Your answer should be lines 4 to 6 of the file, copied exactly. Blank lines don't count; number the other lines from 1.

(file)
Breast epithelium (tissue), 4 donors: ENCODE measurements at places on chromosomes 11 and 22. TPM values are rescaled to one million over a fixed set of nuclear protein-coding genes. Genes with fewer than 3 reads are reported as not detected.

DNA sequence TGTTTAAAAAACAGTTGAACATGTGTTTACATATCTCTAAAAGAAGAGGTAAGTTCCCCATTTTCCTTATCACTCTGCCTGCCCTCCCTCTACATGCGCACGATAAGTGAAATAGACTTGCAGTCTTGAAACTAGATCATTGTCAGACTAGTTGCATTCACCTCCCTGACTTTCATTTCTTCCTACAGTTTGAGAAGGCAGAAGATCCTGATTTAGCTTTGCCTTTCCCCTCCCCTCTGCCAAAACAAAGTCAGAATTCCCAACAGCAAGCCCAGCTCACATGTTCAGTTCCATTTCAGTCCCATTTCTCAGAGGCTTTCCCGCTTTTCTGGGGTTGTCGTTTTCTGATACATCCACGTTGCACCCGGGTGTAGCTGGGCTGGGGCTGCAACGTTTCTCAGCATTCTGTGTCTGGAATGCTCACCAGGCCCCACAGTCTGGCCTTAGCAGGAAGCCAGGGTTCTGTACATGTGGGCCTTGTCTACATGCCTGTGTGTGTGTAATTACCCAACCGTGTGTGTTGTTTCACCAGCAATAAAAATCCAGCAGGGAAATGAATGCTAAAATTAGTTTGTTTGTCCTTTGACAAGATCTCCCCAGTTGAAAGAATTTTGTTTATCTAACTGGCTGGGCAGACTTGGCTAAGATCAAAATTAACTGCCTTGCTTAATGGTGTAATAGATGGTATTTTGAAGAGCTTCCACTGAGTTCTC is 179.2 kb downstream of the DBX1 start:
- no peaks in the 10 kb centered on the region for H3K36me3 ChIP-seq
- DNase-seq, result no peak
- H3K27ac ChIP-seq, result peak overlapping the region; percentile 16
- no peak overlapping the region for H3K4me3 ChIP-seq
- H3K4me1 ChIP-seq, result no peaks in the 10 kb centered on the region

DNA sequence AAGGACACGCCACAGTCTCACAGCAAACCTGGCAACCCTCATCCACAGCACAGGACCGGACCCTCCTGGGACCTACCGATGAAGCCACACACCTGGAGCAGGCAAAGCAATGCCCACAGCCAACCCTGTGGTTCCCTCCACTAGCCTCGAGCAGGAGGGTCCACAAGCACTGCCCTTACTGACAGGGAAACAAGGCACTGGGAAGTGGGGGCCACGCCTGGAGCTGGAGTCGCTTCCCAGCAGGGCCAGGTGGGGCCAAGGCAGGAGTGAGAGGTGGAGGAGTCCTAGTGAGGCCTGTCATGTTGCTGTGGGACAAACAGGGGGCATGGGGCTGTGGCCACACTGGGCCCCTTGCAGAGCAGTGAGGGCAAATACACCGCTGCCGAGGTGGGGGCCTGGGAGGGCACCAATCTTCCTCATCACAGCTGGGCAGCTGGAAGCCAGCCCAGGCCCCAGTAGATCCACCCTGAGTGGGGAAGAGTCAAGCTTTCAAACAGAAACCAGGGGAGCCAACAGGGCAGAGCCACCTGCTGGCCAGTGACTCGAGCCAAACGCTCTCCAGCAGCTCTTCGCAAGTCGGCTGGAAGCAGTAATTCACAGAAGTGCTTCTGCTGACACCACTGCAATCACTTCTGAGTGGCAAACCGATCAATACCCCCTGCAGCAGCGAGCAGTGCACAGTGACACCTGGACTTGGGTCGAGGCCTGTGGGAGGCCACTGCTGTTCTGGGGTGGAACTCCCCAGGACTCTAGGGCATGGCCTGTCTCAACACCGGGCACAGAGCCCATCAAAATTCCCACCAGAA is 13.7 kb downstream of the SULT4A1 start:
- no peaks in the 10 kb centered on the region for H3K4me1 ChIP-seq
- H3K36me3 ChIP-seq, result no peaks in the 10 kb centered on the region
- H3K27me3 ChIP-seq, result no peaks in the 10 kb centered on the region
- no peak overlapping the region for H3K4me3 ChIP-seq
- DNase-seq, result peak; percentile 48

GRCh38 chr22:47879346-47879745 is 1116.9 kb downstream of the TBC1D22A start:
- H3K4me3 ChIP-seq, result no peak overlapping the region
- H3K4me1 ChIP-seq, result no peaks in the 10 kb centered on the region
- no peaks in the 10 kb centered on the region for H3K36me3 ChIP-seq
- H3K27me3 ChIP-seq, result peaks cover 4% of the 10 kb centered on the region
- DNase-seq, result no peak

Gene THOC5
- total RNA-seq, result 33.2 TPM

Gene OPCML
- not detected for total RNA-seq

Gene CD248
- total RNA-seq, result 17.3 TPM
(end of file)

- DNase-seq, result no peak
- H3K27ac ChIP-seq, result peak overlapping the region; percentile 16
- no peak overlapping the region for H3K4me3 ChIP-seq